Heav'n breathes thro' ev'ry Member of the whole
One common Blessing, as one common Soul:
But Fortune's Gifts if each alike possest,
And each were equal, must not all contest?
If then to all Men Happiness was meant,
God in Externals could not place Content.
Fortune her Gifts may variously dispose,
And these be call'd unhappy, happy those;
But Heav'n's just Balance equal will appear,
While those are plac'd in Hope, and these in Fear:
Not present Good or Ill, the Joy or Curse,
But future Views of better, or of worse.
Oh Sons of Earth! attempt ye still to rise
By Mountains pil'd on Mountains, to the Skies?
Heav'n still with Laughter the vain Toil surveys,
And buries Madmen in the Heaps they raise.
Know, all the Good that Individuals find,
Or God and Nature meant to meer Mankind,
Reason's whole Pleasures, all the Joys of Sense,
Lie in three Words, Health, Peace, and Competence.
[Page 43] But Health consists with Temperance alone,
And Peace, fair Virtue! Peace is all thy own;
The Gifts of Fortune good or bad may gain;
But these less taste them, as they worse obtain.
Say, in Pursuit of Profit or Delight,
Who risque the most, that take wrong means, or right?
Of Vice or Virtue, whether blest or curst,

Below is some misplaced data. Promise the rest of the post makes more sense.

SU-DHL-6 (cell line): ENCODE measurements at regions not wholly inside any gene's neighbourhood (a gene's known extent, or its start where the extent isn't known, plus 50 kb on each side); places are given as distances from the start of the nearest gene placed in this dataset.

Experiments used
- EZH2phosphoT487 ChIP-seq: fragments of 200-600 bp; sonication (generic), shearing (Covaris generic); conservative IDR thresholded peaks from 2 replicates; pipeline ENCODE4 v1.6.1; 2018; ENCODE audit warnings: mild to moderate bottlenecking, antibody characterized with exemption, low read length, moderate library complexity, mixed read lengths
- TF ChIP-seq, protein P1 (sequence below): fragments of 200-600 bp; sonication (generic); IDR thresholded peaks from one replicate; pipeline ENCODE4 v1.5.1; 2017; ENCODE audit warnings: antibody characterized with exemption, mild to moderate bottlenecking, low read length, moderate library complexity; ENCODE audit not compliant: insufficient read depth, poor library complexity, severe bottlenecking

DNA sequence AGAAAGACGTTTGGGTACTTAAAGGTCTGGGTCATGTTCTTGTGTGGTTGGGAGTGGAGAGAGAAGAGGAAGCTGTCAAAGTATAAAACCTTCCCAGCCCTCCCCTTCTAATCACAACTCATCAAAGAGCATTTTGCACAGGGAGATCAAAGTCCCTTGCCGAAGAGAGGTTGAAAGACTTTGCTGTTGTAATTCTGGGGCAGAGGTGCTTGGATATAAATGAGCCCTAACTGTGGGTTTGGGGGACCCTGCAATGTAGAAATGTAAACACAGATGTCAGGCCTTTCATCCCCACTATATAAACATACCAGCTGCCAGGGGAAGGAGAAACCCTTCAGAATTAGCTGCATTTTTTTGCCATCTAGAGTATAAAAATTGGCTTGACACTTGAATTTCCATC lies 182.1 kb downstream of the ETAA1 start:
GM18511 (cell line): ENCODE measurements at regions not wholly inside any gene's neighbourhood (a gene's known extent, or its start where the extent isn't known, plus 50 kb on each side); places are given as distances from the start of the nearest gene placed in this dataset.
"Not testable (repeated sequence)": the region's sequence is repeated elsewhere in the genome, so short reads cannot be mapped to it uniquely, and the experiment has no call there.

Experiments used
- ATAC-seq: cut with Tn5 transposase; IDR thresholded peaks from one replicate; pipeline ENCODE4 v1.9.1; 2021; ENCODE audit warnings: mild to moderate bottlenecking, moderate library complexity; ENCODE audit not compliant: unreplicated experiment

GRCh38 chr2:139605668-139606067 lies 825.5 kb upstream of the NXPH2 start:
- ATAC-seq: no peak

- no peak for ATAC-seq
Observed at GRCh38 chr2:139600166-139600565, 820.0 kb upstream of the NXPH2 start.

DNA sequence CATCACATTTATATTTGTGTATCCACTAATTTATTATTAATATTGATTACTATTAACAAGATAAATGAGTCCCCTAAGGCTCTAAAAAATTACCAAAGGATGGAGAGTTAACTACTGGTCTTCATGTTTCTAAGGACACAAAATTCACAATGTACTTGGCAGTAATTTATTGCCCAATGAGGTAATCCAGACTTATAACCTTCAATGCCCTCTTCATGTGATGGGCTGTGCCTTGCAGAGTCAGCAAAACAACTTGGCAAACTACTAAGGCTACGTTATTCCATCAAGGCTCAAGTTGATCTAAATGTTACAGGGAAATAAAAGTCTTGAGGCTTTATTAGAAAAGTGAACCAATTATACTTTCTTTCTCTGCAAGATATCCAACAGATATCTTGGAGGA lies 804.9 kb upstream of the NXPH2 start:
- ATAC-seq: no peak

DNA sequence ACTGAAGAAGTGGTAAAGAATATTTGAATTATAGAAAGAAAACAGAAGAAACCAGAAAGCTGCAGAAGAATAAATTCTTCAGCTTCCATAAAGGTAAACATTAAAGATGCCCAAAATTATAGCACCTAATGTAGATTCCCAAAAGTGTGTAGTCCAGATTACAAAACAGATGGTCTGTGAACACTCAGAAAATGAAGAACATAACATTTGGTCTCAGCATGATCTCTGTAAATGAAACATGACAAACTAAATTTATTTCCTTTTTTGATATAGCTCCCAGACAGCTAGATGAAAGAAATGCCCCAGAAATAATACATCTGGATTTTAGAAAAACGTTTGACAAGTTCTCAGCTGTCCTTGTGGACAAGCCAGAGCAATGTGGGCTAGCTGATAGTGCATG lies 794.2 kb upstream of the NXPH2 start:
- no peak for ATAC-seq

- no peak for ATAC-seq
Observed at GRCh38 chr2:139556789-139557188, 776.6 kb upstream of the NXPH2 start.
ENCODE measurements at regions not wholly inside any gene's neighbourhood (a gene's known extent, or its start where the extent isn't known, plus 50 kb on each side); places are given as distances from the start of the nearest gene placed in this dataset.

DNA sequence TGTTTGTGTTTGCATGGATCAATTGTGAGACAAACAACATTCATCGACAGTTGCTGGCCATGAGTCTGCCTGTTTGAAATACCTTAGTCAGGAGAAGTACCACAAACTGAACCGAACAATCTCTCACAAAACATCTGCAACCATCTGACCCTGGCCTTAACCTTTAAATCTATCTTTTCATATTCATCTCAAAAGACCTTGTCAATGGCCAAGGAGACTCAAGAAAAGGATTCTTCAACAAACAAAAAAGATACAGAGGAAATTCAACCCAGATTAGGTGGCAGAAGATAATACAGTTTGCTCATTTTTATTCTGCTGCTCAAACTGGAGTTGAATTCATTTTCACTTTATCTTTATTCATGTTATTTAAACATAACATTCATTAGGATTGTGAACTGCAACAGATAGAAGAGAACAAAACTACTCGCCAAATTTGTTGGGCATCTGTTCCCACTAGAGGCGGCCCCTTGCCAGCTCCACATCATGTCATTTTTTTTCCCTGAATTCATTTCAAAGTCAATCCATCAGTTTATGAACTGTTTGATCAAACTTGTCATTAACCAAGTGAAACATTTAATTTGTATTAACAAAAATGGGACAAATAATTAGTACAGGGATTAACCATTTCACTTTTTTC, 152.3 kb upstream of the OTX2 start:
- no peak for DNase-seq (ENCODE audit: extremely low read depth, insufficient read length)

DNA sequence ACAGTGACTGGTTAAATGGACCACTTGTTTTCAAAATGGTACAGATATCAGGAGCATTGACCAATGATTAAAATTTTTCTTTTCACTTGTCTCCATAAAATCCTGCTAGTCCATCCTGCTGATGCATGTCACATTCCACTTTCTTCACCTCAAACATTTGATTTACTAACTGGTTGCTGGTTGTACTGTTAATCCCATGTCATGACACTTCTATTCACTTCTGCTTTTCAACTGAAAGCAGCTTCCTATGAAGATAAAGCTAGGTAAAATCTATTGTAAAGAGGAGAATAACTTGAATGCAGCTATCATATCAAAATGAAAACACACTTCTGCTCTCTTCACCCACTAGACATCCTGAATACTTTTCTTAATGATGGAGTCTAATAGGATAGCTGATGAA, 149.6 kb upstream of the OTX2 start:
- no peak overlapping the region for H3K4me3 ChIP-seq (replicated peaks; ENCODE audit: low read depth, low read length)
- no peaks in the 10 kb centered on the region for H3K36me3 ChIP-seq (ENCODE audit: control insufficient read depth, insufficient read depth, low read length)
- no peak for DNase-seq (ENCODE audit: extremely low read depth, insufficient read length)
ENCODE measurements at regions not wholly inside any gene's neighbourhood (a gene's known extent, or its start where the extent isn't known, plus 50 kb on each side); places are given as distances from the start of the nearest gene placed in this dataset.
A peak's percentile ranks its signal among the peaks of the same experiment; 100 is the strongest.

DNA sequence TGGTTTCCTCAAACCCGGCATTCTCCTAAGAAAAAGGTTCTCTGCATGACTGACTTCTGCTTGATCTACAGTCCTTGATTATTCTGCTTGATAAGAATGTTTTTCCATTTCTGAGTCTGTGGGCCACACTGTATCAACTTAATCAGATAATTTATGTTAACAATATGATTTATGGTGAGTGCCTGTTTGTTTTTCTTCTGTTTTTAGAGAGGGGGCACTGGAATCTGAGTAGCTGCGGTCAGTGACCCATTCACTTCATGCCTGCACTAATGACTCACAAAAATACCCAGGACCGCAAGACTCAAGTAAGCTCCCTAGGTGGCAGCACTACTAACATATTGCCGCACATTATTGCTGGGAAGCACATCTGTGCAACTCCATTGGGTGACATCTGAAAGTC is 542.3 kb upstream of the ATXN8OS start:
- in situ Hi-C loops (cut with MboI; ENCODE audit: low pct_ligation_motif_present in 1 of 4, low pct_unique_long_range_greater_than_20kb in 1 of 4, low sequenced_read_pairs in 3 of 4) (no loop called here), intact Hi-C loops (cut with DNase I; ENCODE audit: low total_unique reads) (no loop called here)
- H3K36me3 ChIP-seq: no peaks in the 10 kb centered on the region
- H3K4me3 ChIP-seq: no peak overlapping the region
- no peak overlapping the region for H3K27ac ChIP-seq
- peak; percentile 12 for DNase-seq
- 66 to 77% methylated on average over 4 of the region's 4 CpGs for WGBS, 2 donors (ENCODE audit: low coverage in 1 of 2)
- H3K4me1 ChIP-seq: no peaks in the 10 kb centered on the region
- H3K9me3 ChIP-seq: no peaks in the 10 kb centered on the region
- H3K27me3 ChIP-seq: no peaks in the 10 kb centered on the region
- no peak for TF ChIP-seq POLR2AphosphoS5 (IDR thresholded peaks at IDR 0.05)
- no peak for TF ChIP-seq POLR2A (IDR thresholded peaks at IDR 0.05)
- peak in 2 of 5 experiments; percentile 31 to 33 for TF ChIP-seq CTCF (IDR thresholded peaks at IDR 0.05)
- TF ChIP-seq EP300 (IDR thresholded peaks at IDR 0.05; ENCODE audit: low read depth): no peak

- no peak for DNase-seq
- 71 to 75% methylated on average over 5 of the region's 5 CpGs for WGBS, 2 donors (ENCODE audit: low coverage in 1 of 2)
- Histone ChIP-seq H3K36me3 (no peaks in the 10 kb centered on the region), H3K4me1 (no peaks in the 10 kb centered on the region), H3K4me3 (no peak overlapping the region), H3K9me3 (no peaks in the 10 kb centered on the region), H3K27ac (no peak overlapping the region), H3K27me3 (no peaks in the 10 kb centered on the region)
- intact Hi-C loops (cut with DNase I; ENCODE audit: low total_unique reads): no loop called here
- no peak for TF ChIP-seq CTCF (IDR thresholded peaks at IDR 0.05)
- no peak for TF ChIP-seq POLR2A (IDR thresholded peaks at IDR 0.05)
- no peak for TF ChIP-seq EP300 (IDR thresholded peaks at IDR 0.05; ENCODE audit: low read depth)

Which meets Contempt, or which Compassion first?
Count all th'Advantage prosp'rous Vice attains,
'Tis but what Virtue flies from, and disdains;
And grant the bad what Happiness they wou'd,
One they must want, which is, to pass for good.
Oh blind to Truth, and God's whole Scheme below!
Who fancy Bliss to Vice, to Virtue Woe:
Who sees and follows that great Scheme the best,
Best knows his Blessing, and will most be blest.
But Fools the Good alone unhappy call,
For Ills or Accidents that chance to All.
See Falkland falls, the virtuous and the just!
See godlike Turenne prostrate on the Dust!
See Sidney bleeds amid the martial Strife!
Was this their Virtue, or Contempt of Life?
Say was it Virtue, more tho' Heav'n ne'er gave,
Lamented Digby sunk thee to the Grave?
Tell me if Virtue made the Son expire,
Why, full of Days and Honour, lives the Sire?
Why drew Marseilles good Bishop purer Breath,
When Nature sicken'd, and each Gale was Death?
[Page 44] Or why so long (in Life if long can be)
Lent Heav'n a Parent to the Poor and me?
What makes all Physical or Moral Ill?
There deviates Nature, and here wanders Will.
Gods sends not Ill, 'tis Nature lets it fall
Or Chance escape, and Man improves it all.
We just as wisely might of Heav'n complain,
That righteous Abel was destroy'd by Cain,
As that the virtuous Son is ill at Ease,
When his lewd Father gave the dire Disease.